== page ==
The responses we received have been  used to create three key league tables that together make up the picture for a balanced life abroad: Economics ,Experience and Family.

For the Economics league table, a number of different factors go into the rankings. These include expat’s views on their personal finances, confidence in the local economy, views on political stability, the ease of setting up a business and working life aspects such as career progression and job security.

Below is a ranking of the top 10 countries for expat Economics in the world, as revealed in this year’s survey starting at number 10…

10. Hong Kong


Hong Kong is a strong economic destination and particularly attractive to expats working in financial services (39% of expats surveyed in Hong Kong work in this industry). It has the best career progression opportunities of any destination with 68% of expats stating it is a good place for this and 86% saying that the chance to acquire new skills is better than or just as good as at home. As well as employees, entrepreneurs can benefit, as 54% say Hong Kong is a good place to start a business.

9. Oman 


It seems that Oman offers the best of both worlds when it comes to expats enjoying increased disposable income and a better work life balance. Our survey reveals that 72% of expats there say they have more disposable income compared with the global average of 57%. Meanwhile 65% say they enjoy a better work life balance (compared with the global average of 50%).

8. Bahrain 


For expats in Bahrain, this small Kingdom in the Persian Gulf offers a place for expats to both save more and enjoy higher disposable incomes. Expats in Bahrain are nearly one and a half times more likely than the global average to say they are able to save more and 72% say they have more disposable income compared with 57% of the global average.

7. Saudi Arabia


More than any other country in the league tables, expats associate Saudi Arabia with the financial side of life. Nearly three-quarters (73%) say this is the most important aspect of life when making the move. The country offers expats strong contractual benefits, a lower cost of living and a strong economy (68% say this is the case).

6. Sweden


Flickr - Miguel Virkkunen Carvalho
With Sweden’s more relaxed workplace culture and flexible working practices, it is no surprise that over 72% expats say their work life balance has improved since moving there. Despite earning less than some of the other countries in our top 10 list, expats enjoy the working culture and making the most out of the free time they have. One thing our survey clearly highlights is how 60% of expats in Sweden say they have seen their relationship strengthened since relocating.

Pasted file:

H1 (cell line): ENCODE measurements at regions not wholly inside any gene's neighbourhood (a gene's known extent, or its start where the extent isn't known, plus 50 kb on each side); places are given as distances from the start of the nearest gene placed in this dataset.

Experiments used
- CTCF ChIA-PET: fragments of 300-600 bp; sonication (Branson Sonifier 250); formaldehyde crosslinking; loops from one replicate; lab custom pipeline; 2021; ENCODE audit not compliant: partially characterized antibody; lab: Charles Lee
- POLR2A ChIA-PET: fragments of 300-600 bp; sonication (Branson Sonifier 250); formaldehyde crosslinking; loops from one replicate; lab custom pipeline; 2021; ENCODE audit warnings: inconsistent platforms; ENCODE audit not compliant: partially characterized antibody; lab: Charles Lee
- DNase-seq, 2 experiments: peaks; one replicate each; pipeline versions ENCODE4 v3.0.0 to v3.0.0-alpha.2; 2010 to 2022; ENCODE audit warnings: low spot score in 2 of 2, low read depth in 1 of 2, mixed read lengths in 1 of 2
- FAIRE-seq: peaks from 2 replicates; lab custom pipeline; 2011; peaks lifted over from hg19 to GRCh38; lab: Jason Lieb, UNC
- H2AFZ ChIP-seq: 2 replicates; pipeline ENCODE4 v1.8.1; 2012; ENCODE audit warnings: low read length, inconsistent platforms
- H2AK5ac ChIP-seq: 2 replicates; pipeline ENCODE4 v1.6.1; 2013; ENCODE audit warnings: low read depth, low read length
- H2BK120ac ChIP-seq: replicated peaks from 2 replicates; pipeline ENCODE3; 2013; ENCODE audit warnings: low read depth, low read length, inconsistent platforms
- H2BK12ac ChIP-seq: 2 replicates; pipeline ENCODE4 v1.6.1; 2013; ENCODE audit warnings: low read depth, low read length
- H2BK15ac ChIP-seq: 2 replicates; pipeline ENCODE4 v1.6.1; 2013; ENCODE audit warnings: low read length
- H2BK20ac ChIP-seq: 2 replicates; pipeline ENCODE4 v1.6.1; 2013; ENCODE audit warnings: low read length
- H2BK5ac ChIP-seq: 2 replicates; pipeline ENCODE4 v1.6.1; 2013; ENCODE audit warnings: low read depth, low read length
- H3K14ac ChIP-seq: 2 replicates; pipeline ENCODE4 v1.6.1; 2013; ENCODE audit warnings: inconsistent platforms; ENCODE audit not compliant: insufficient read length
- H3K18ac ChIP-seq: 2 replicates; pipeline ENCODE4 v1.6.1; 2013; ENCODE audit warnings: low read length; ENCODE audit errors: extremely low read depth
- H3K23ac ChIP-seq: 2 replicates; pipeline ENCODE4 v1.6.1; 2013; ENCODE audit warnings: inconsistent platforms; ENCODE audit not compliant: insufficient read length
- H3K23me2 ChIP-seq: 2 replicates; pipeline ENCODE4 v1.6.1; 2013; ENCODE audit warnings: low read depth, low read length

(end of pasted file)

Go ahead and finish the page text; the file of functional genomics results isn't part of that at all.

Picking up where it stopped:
5. Qatar


Beyond the country’s mesmerising sand dunes, many expats in Qatar gain from generous expat packages that help them to settle into their new surroundings. Three quarters of expats say they receive a relocation allowance from employers, which helps them to acclimatise to their new home and settle in quicker. You can also take a look at our Qatar Expat Country Guide for more great tips on moving, living and working in the emirate.

4. United Arab Emirates


The United Arab Emirates, and more specifically Dubai, offer budding entrepreneurs a promising location to realise their business dreams. 86% of expat entrepreneurs in Dubai say it is a good place to start a business.
As well as entrepreneurs, expats working in the UAE also benefit from increased disposable income and workplace benefits such as travel and healthcare allowances – 88% of expats in Dubai say they get allowances for annual trips home compared with the global average of 33%, while 72% say they have medical allowances as part of their employment contract (compared with 52% elsewhere).

3. Germany


Germany ranks third in this year’s Economics league table. In a country known for its strong financial and manufacturing industries, four in five expats are confident about the German economy. Not only do expats feel secure about the country’s prospects, it also stands out as a place for career progression. Around half say they’ve been able to advance their career since moving there.

2. Singapore 


Expats heading to Singapore enjoy a combination of financial and career advantages. Our results show that three in five expats in the city-state have boosted their earnings. Over a quarter (28%) of expats there earn more than $200,000, compared with just 13% globally and over half believe the opportunity to acquire new skills is greater in Singapore than it is at home.
With Singapore as one of Asia’s key financial hubs offering robust economic and financial fundamentals, it is no surprise that 78% of expats there express high levels of confidence in the local economy.

 1. Switzerland


Switzerland is number one this year for expat economics. A strong local economy and wonderful opportunities for work progression make Switzerland an ideal destination for career-minded types. As well as the opportunity to progress careers and increase earnings, as noted by 53% and 65% of expats in Switzerland respectively, three in four expats also say they also have the chance to enjoy life outside of work.

Discover more about the best places to live and work abroad. Visit the HSBC Expat Explorertool to browse the 2015 survey data and see how different countries compare.